Hearth, Heart & Home: Adventures in Pagan Parenting

Raven (yes, really), a pagan, homeschooling mother of two -- one teen, one tot -- shares her adventures in parenting from a pagan perspective. Watch her juggle work, education, parenting, cooking, gardening, and . . . how many balls are in the air now? Sometimes they fall, and sometimes she learns from her mistakes. You can, too.

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Child Friendly Beltane

Fire. Flirtation. Fertility.  These are hallmarks of Beltane, and yet, to many people these ideas don't seem inclusive of children, yet children themselves are their own representation of the seasonal shift. Their fiery youth sends them surging trough the world, ready to conquer it, they flirt with danger (and older children begin flirting with one another), and like the transition from spring to summer that Beltane marks, older children are transitioning from child to young adult (while very young children are the physical embodiment of their parents' fertility).

Though late evening practices of Beltane can involve more adult activities, many traditions are not only child friendly, but bring children great delight. 

With a large enough group, you can dance around the Maypole, wrapping it in ribbons, jump a bonfire or cauldron to seal your summer-start wish (my daughter loved this most at her fourth Beltane), and make music in a rhythm circle

This year, our family is keeping it closer to home

  • We've planted seeds that prefer the heat, including those to attract pollinators like butterflies and bees
  • We're making oat cakes for a treat,
  • We're fashioning Greenman masks from ribbons, twigs, and spring leaves
  • We have different colored wishing ribbons to braid or knot and hang from our wishing (fig) tree [See below for instructions]
  • We'll light candles because we don't yet have a fire pit to jump, and my son is too small for bonfires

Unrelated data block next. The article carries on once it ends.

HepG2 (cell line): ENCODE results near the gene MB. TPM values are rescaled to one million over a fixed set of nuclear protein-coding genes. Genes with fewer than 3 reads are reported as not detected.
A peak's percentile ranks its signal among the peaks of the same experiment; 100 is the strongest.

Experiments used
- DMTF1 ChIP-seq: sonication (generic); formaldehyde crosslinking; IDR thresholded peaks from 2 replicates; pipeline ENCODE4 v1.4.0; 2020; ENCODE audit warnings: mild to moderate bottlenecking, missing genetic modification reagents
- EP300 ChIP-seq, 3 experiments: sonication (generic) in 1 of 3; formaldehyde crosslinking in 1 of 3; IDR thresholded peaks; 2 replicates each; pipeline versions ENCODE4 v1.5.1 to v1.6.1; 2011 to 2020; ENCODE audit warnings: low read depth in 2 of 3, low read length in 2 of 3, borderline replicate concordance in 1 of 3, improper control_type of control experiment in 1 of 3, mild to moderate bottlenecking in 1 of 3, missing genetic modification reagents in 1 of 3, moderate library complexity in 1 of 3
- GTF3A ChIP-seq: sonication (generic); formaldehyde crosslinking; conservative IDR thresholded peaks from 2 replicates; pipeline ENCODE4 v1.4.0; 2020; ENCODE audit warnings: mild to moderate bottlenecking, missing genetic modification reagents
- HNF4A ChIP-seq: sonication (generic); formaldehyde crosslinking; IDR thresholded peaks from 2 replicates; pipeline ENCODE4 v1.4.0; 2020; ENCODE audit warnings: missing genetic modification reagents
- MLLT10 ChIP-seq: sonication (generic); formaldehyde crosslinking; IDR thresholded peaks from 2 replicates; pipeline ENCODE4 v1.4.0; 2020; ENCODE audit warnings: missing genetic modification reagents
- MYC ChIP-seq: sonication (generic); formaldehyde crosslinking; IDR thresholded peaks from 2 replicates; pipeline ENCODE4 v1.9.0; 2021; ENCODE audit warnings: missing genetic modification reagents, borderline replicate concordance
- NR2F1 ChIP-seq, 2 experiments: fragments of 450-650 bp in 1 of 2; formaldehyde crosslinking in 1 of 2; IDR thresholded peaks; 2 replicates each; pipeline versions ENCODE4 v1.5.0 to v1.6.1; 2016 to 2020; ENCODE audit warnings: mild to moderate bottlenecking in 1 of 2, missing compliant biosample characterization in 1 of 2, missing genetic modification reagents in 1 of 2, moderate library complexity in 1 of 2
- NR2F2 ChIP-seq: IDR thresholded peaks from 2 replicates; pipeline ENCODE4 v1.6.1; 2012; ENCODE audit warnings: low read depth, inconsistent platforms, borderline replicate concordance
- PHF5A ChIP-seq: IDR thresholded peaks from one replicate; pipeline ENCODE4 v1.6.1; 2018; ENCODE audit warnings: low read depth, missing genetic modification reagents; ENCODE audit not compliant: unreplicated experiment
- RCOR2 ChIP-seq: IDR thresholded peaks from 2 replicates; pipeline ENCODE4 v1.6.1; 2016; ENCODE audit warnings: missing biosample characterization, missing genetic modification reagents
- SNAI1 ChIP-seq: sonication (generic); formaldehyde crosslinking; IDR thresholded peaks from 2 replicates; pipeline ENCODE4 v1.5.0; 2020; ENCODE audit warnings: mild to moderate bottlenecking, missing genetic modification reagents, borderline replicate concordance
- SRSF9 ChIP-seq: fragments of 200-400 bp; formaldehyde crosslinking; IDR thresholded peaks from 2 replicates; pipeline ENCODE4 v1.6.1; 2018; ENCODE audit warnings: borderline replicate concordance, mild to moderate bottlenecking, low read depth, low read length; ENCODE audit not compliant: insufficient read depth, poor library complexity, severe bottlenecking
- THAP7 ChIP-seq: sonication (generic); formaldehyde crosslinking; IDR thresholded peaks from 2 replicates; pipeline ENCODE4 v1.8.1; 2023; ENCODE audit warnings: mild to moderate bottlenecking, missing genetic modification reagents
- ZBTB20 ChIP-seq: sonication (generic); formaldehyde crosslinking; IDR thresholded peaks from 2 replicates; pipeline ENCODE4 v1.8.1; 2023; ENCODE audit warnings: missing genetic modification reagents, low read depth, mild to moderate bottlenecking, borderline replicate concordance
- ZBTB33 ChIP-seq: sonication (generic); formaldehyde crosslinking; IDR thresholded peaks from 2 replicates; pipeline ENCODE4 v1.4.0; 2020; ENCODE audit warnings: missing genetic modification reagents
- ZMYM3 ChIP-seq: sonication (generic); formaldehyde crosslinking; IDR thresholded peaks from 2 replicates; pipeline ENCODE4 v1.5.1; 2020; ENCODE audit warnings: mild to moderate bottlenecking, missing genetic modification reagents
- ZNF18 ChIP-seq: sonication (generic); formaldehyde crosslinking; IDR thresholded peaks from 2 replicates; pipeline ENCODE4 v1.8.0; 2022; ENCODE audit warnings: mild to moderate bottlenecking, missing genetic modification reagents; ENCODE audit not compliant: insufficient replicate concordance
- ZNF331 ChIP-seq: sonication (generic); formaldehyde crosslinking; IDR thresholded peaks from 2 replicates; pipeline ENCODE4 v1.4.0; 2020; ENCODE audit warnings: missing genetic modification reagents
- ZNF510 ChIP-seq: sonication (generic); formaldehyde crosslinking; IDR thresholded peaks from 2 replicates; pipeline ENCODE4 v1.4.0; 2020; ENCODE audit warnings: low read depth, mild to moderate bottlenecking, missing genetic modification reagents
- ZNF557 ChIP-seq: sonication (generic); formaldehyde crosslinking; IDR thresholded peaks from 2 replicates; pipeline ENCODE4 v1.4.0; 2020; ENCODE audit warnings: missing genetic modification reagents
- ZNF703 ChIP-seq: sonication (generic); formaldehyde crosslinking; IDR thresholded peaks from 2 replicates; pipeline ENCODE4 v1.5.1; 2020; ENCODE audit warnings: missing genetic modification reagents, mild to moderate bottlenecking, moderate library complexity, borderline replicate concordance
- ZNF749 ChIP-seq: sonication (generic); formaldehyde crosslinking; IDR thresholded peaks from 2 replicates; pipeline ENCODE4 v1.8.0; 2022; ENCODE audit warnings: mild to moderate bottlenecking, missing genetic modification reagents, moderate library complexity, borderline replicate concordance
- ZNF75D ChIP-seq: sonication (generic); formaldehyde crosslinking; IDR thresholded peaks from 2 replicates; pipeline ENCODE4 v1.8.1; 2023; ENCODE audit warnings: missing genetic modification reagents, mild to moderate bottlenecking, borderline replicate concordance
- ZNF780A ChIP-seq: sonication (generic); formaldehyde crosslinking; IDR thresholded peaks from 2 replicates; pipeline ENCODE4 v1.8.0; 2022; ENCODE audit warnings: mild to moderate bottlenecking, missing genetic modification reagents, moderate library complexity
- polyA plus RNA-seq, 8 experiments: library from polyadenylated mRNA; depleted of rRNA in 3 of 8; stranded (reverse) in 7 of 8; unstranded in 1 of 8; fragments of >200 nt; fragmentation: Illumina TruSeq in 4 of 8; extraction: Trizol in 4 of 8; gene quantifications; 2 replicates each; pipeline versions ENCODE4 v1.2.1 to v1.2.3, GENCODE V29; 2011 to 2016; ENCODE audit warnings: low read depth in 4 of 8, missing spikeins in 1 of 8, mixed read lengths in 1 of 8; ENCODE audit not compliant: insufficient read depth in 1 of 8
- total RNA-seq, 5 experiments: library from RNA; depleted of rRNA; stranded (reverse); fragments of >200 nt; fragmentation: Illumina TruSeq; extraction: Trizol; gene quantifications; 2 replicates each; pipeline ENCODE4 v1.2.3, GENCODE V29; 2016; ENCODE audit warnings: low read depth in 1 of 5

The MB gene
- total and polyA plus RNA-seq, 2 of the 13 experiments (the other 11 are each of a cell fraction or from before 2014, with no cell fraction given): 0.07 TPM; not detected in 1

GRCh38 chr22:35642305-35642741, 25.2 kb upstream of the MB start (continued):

• We'll make rhythms on our homemade drums and ring bells, singing songs of early summer
  • We'll eat dandelion and borage salad with pine nuts, spinach, and raspberry vinaigrette, and sip nettle soup.

With my baby now walking these past two weeks, it's certain to be an exciting time as we help him dance at dusk and again at sun up.  He also looks smashing in his daisy chain headband.

 

Wishing Ribbons: Braiding Method

This form of wishing is excellent for improving traits or qualities of any relationship, including the parent-child relationship. It can also be used to improve personal traits you want to focus on or attract a person to you bearing these qualities, including a child if you are trying to conceive.

Take three ribbons of differing colors based on traits you wish to see added or strengthened to your relationship with someone (e.g. white for unconditional love or universal light, spring green for a loving heart, and yellow for wisdom or intelligent discussion).  Knot the three ribbons together and braid them, leaving a tail and knotting the other end.  As you tie the first knot, state your intention and then repeat the qualities as you braid, for example: 

"As I raise my daughter, I approach her with a pure heart, speak to her from love, and let grounded wisdom guide my choices.  Light, love, and wisdom (et al)."

As you tie the second knot, add a closing line such as, "So mote it be" or "May this or something better occur for the greater good of all."

Once complete, hang the braid from a tree or keep it in a special place until next year.

 

Wishing Ribbons: Knot Method

Take a single ribbon, choosing a color that relates to the nature of your wish, and tie seven* knots in it. 

As you tie each knot, repeat your wish. At the seventh knot, state your intention for the last time and add a closing line (see previous method).  Hang your ribbon from a favorite tree, or save it in a special place until next Beltane

If you practice either of these and choose to keep your ribbon, next year, release your wish to the wind by unbraiding or unknotting the bindings you previously made saying, "I release these bonds to the wind, that my wish now granted, continue to bring the joy intended," or something appropriate to your original intention.  If your wish wasn't granted or you want to continue strengthening the wish from the year before, braid and knot the ribbons once more.

 

*[The number seven is a classic luck number in Western traditions, but if you feel more in tune with another number, choose that instead.  Three, eight, nine, and thirteen are personal favorites for certain rituals.]

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Raven lives in a forest with her two homeschooled children, partner, and several demanding cats. She enjoys performing, cooks a mean burger, and is obsessed with farming, but has yet to adopt a goat. Her publications are listed at SatyrsGarden.com.

Comments

  • Carol P. Christ
    Carol P. Christ Thursday, 01 May 2014

    When I was a child we picked flowers, put them in baskets, and left them at the doors of neighbor friends.

    Here in Greece the tradition is to make wreaths of wildflowers--or garden flowers and to hang them on the front door.

  • Raven J. Demers
    Raven J. Demers Thursday, 01 May 2014

    Oh that's wonderful! Perhaps we'll do that as a family this weekend, and give a little joy to our neighbors. Thank you for sharing!

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